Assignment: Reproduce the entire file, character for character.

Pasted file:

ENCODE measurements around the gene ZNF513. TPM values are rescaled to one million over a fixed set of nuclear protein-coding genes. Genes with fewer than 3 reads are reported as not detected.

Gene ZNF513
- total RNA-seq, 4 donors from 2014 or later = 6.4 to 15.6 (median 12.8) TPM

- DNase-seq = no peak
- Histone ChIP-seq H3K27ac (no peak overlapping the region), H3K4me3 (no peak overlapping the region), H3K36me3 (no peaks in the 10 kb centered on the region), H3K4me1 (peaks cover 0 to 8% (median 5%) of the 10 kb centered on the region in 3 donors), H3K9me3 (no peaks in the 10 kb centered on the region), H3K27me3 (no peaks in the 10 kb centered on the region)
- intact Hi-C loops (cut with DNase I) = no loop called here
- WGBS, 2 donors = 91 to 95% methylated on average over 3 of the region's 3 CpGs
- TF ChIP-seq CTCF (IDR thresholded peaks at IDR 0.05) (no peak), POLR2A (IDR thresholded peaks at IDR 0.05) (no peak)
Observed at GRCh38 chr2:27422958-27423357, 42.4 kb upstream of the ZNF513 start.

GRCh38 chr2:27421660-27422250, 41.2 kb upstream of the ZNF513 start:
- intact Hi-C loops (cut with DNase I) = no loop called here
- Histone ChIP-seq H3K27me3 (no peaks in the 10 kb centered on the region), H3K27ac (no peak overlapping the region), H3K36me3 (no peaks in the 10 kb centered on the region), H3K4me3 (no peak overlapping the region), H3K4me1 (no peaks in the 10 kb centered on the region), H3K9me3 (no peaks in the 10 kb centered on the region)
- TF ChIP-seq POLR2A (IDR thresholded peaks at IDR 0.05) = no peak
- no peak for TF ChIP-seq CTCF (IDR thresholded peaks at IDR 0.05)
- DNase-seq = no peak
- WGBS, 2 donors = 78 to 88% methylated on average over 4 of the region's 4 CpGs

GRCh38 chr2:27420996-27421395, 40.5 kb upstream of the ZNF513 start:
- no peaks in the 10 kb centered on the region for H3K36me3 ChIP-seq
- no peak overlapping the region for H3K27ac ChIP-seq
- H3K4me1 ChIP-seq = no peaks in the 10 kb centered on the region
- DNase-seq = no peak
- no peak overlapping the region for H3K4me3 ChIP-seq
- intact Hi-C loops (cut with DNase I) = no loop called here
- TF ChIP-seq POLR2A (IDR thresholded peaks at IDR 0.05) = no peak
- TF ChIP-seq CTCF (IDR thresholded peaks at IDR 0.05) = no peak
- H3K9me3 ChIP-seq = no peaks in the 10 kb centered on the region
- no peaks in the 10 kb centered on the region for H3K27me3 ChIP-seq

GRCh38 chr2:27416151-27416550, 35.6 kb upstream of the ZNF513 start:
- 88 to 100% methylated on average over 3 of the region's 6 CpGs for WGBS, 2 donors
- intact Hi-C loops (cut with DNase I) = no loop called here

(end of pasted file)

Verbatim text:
ENCODE measurements around the gene ZNF513. TPM values are rescaled to one million over a fixed set of nuclear protein-coding genes. Genes with fewer than 3 reads are reported as not detected.

Gene ZNF513
- total RNA-seq, 4 donors from 2014 or later = 6.4 to 15.6 (median 12.8) TPM

- DNase-seq = no peak
- Histone ChIP-seq H3K27ac (no peak overlapping the region), H3K4me3 (no peak overlapping the region), H3K36me3 (no peaks in the 10 kb centered on the region), H3K4me1 (peaks cover 0 to 8% (median 5%) of the 10 kb centered on the region in 3 donors), H3K9me3 (no peaks in the 10 kb centered on the region), H3K27me3 (no peaks in the 10 kb centered on the region)
- intact Hi-C loops (cut with DNase I) = no loop called here
- WGBS, 2 donors = 91 to 95% methylated on average over 3 of the region's 3 CpGs
- TF ChIP-seq CTCF (IDR thresholded peaks at IDR 0.05) (no peak), POLR2A (IDR thresholded peaks at IDR 0.05) (no peak)
Observed at GRCh38 chr2:27422958-27423357, 42.4 kb upstream of the ZNF513 start.

GRCh38 chr2:27421660-27422250, 41.2 kb upstream of the ZNF513 start:
- intact Hi-C loops (cut with DNase I) = no loop called here
- Histone ChIP-seq H3K27me3 (no peaks in the 10 kb centered on the region), H3K27ac (no peak overlapping the region), H3K36me3 (no peaks in the 10 kb centered on the region), H3K4me3 (no peak overlapping the region), H3K4me1 (no peaks in the 10 kb centered on the region), H3K9me3 (no peaks in the 10 kb centered on the region)
- TF ChIP-seq POLR2A (IDR thresholded peaks at IDR 0.05) = no peak
- no peak for TF ChIP-seq CTCF (IDR thresholded peaks at IDR 0.05)
- DNase-seq = no peak
- WGBS, 2 donors = 78 to 88% methylated on average over 4 of the region's 4 CpGs

GRCh38 chr2:27420996-27421395, 40.5 kb upstream of the ZNF513 start:
- no peaks in the 10 kb centered on the region for H3K36me3 ChIP-seq
- no peak overlapping the region for H3K27ac ChIP-seq
- H3K4me1 ChIP-seq = no peaks in the 10 kb centered on the region
- DNase-seq = no peak
- no peak overlapping the region for H3K4me3 ChIP-seq
- intact Hi-C loops (cut with DNase I) = no loop called here
- TF ChIP-seq POLR2A (IDR thresholded peaks at IDR 0.05) = no peak
- TF ChIP-seq CTCF (IDR thresholded peaks at IDR 0.05) = no peak
- H3K9me3 ChIP-seq = no peaks in the 10 kb centered on the region
- no peaks in the 10 kb centered on the region for H3K27me3 ChIP-seq

GRCh38 chr2:27416151-27416550, 35.6 kb upstream of the ZNF513 start:
- 88 to 100% methylated on average over 3 of the region's 6 CpGs for WGBS, 2 donors
- intact Hi-C loops (cut with DNase I) = no loop called here